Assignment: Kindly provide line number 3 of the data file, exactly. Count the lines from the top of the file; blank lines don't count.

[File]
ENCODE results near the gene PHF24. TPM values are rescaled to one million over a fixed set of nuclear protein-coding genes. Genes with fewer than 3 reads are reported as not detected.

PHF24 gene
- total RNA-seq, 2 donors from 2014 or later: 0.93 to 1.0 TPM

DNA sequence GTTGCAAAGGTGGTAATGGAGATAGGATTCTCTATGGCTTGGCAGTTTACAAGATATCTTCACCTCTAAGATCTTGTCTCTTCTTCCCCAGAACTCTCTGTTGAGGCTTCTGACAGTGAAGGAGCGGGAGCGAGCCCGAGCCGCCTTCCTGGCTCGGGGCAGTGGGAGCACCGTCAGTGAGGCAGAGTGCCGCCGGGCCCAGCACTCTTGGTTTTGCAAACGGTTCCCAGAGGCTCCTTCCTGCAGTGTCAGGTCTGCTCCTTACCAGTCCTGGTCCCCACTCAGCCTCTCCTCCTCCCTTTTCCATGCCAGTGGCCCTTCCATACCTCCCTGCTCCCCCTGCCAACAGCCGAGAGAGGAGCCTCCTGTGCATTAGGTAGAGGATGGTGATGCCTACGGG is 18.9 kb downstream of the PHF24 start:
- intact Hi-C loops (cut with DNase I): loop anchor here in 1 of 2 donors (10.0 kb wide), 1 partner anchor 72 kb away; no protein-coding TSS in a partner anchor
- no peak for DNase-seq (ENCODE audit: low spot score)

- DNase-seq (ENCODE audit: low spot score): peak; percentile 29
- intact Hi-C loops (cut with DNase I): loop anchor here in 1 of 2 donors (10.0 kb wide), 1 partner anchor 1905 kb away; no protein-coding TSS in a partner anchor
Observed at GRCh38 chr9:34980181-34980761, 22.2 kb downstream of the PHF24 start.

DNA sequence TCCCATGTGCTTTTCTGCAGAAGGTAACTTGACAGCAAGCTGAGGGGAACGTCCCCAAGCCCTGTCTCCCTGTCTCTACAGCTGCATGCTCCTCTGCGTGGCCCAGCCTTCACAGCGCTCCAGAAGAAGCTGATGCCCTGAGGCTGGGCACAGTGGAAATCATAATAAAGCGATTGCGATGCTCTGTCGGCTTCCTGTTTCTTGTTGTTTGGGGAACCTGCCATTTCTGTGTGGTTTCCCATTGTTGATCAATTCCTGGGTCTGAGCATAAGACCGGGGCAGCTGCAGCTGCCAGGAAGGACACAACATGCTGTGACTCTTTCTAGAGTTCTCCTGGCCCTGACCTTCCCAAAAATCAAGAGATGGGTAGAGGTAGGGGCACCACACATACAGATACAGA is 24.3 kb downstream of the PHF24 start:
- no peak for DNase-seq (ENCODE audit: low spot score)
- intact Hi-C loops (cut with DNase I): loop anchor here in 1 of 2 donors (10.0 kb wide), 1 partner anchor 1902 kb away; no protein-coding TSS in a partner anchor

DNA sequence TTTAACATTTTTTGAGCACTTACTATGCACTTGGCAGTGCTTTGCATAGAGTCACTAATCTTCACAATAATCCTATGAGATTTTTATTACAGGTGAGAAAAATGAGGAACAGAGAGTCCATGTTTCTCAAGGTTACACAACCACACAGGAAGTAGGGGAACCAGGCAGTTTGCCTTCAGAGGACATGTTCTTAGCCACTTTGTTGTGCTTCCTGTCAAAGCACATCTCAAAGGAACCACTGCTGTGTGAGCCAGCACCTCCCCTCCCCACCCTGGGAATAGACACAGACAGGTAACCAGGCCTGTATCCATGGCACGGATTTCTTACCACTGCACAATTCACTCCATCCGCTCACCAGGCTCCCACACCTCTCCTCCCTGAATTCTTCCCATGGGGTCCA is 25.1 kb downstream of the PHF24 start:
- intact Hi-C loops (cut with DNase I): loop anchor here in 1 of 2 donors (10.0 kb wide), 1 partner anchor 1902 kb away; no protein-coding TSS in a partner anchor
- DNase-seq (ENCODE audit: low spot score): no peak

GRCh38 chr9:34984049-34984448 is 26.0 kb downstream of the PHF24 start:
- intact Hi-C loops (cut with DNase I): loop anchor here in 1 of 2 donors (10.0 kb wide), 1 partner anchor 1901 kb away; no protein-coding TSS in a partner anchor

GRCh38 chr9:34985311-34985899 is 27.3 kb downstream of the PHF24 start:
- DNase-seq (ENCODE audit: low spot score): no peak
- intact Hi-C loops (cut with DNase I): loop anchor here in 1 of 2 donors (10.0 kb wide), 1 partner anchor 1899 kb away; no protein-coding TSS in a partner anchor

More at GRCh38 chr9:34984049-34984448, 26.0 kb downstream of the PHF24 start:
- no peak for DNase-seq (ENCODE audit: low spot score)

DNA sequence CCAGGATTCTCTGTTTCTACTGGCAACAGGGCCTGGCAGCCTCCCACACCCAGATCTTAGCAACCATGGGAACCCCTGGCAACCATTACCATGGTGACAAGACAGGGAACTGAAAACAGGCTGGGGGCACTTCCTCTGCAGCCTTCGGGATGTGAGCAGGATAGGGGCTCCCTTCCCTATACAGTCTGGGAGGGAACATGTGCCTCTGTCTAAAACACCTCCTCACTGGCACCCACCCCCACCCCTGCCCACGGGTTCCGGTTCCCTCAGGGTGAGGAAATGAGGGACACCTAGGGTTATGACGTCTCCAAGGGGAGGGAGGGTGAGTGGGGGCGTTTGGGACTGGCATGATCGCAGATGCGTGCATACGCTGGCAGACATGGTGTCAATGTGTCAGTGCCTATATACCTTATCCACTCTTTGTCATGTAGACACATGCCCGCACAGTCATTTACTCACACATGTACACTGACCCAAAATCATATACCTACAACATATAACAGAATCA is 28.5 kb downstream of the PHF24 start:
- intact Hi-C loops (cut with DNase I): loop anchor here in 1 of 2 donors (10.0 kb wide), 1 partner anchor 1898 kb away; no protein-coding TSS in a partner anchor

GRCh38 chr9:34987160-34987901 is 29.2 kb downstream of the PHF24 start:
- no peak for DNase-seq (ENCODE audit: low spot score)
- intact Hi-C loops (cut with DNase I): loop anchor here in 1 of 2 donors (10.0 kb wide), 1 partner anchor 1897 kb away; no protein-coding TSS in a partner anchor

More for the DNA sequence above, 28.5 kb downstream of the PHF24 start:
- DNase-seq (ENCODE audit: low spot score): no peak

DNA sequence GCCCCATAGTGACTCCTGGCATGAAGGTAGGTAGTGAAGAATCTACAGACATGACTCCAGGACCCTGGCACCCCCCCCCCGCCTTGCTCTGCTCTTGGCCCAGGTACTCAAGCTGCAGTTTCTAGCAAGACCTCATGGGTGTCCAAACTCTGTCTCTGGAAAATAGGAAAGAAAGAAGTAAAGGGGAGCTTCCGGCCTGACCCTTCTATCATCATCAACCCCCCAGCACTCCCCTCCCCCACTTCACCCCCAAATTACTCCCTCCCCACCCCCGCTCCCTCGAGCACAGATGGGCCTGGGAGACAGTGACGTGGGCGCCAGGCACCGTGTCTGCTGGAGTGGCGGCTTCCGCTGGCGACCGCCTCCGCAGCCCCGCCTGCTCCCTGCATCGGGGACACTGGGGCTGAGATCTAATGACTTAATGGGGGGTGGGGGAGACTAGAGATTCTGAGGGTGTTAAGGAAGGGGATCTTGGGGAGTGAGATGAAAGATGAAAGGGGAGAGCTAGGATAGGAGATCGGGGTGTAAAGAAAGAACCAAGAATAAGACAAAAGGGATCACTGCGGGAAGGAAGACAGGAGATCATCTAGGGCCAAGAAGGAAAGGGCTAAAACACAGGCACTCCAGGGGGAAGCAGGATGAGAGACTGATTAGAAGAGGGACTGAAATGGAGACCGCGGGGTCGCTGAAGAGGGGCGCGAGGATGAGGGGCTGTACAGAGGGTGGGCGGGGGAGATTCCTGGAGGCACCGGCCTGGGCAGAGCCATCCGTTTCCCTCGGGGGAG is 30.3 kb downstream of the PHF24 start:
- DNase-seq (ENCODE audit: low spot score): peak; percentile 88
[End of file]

- total RNA-seq, 2 donors from 2014 or later: 0.93 to 1.0 TPM